Sadly, I have to admit I am an addict. I try not to abuse any substance, even caffeine, but I am an escapist fiction junkie. The evidence is everywhere. On a shelf in my room stand many battered novels, silent witnesses of long years of addiction. If my library record were printed out, it would circle the globe twice. There is always a small library carried around in my backpack. I can hardly function without my daily reading fix.
You are probably thinking, "Why does this girls say she's addicted? Lots of people like to read, but no one's felt the need to start Readaholics Anonymous." I could claim I just like to read, but it has really become a necessity for me. Let me show you the progression of this addiction.
In the beginning, I could only talk, and chattering floated across the darkness of my mind. Then I learned to read, and there was knowledge, and it was good. I read everything in sight from the street signs towering over my head to the brand names written across the soles of my shoes. Next picture books appeared, and Max with his Wild Things took root with the Lorax. I discovered my first chapter book in second grade and the Indian from the cupboard became a permanent fixture of the mindscape. Children's classics, like The Secret Garden and Little Women, shaped the earth and set morals above it. Then I found nonfiction. Suddenly my mind abounded with animals and great figures of history strode after them. Even a small history of the world that I snatched out of the school discard box replayed the saga of history from creatures forming in primordial goop until the first industrial revolution. Finally I discovered fantasy and science fiction, stories created in the image of everyday life.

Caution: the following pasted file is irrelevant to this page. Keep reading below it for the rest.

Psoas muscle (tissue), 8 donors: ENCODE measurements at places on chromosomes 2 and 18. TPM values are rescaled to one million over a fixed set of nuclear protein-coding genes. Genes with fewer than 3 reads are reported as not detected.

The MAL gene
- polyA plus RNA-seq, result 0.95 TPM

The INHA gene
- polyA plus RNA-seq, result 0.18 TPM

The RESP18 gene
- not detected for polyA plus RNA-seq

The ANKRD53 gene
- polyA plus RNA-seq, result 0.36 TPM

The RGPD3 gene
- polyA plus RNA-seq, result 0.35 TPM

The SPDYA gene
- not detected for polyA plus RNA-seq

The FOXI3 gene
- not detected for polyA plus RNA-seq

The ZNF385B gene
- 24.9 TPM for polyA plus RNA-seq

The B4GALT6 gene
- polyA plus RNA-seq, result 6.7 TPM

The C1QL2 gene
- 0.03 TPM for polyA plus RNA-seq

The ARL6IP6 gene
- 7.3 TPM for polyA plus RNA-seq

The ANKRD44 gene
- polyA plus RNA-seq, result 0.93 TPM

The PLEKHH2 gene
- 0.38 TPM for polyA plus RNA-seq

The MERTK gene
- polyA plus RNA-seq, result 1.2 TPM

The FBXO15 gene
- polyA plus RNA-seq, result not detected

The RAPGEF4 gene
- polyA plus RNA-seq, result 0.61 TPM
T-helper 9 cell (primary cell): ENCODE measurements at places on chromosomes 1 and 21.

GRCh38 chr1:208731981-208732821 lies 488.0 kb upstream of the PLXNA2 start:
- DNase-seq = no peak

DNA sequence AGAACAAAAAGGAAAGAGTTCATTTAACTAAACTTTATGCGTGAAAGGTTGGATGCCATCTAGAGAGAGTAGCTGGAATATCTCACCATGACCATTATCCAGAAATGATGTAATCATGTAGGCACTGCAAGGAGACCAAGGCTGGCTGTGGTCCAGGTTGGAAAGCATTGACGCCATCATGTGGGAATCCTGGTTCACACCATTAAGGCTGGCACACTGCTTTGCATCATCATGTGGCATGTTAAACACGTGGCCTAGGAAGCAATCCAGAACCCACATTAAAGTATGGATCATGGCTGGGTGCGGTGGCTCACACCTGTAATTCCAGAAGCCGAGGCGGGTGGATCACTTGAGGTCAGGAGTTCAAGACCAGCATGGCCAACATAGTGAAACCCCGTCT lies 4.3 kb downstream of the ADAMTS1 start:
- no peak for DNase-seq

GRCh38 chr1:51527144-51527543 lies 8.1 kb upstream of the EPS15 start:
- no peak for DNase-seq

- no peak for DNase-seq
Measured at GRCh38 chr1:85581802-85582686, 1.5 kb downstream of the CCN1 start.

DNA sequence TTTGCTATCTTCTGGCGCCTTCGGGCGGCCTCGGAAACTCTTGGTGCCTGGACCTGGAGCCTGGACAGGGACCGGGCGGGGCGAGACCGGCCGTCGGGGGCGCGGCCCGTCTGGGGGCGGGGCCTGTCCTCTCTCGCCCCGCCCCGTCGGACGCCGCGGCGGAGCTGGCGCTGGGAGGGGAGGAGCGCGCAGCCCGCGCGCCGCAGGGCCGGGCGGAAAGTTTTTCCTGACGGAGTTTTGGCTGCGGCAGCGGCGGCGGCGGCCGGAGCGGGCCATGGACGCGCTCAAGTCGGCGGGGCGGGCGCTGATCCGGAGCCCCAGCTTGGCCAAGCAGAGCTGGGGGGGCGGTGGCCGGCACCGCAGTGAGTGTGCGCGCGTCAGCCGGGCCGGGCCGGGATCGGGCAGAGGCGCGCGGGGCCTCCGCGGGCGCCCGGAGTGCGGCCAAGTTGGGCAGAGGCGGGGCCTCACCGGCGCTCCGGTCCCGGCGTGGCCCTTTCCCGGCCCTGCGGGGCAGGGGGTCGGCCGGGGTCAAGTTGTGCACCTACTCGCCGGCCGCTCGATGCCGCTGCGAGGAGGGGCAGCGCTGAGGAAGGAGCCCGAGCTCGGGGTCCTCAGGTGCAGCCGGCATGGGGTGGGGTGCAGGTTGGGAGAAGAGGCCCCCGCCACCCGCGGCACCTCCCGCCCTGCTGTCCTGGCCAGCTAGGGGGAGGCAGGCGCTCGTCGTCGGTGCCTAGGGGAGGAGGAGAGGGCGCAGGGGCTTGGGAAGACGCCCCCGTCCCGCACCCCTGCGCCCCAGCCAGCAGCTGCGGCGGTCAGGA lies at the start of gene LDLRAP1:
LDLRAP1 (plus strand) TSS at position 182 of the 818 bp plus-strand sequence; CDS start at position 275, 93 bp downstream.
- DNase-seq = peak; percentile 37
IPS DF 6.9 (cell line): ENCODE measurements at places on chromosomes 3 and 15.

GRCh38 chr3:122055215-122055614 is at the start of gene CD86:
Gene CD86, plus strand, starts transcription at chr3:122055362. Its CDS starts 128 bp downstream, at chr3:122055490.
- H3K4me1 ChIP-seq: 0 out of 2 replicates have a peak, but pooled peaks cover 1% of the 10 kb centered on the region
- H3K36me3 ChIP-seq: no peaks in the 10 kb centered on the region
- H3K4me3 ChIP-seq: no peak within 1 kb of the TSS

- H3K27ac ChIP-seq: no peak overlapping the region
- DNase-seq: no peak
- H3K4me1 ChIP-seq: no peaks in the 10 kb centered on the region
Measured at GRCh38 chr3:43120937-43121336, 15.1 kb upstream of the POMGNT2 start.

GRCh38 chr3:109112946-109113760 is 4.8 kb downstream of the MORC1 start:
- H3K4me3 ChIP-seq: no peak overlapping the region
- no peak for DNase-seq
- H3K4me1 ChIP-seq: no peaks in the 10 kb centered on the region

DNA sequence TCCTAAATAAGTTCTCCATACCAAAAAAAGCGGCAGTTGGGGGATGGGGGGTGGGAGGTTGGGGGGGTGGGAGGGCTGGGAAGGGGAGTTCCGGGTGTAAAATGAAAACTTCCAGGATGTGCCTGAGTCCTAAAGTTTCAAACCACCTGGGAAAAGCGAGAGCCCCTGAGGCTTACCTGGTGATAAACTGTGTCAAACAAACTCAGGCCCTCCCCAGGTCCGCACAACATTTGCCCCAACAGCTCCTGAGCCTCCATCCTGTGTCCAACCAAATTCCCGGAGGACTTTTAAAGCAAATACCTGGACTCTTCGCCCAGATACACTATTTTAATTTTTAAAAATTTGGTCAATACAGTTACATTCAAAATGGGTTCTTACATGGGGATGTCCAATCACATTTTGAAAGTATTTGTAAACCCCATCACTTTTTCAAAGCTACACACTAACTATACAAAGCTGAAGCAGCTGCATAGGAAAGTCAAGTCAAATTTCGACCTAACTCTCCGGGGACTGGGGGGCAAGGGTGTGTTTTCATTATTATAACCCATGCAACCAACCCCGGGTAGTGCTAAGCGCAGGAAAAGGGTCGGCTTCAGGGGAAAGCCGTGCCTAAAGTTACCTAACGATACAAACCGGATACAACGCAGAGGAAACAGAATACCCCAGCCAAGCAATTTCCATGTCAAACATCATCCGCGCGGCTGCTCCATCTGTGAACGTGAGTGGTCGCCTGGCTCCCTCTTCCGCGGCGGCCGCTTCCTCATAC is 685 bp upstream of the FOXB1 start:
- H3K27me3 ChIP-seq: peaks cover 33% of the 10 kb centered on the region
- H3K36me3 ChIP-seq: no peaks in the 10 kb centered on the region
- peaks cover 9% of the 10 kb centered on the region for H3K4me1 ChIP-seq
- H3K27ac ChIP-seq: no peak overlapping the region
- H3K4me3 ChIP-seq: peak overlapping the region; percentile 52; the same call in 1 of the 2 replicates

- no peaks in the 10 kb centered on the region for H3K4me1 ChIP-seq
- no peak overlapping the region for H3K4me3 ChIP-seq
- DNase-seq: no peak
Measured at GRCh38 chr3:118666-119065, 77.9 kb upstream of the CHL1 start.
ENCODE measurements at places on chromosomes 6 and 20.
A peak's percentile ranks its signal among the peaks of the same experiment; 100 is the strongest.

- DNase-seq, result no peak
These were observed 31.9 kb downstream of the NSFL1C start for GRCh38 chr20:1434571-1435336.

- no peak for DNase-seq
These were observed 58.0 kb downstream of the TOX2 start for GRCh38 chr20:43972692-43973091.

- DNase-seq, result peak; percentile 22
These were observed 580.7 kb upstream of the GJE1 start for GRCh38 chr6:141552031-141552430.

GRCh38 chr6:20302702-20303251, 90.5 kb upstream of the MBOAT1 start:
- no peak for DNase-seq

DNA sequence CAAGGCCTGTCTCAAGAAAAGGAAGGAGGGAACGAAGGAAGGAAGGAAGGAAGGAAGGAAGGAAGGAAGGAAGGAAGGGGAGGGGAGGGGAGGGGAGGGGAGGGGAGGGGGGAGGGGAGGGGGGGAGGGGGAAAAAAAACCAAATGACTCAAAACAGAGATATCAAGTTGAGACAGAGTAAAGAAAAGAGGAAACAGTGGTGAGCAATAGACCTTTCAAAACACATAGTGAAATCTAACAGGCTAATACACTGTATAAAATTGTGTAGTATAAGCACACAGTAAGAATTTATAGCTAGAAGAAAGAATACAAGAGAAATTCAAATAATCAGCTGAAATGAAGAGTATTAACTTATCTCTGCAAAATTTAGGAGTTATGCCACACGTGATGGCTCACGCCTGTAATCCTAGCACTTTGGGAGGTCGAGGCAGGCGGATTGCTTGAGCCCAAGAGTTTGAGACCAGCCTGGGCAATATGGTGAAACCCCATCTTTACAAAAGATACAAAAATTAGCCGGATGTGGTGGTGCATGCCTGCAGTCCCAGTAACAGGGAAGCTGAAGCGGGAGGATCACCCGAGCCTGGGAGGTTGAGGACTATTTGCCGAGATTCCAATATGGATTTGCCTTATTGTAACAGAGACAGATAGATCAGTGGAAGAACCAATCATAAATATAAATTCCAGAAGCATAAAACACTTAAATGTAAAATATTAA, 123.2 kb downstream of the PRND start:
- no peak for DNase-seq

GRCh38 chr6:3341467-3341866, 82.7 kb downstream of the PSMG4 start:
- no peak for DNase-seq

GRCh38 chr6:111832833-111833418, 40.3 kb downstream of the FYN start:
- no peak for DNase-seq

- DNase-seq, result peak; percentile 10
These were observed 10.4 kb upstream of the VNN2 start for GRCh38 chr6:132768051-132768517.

The lives contained in my books have become just as real as my day to day life. Or maybe they have become part of my day to day life. I dive into the worlds of novels and that way I can deal with my own. I am not sure how, but reading always calms me. I can venture too far and get more involved in the lives of the book world than my own life. But if I read in moderation, somehow submerging myself in the trials and details of another imaginary life makes it possible for me to cope with mine.
This is an essay for school, so I would greatly appreciate any input you could give me. Hate it? Tell me how stupid paragraph ___ is. Like it? Point out what's good. Words are appreciated more than votes, here. Thank you in advance.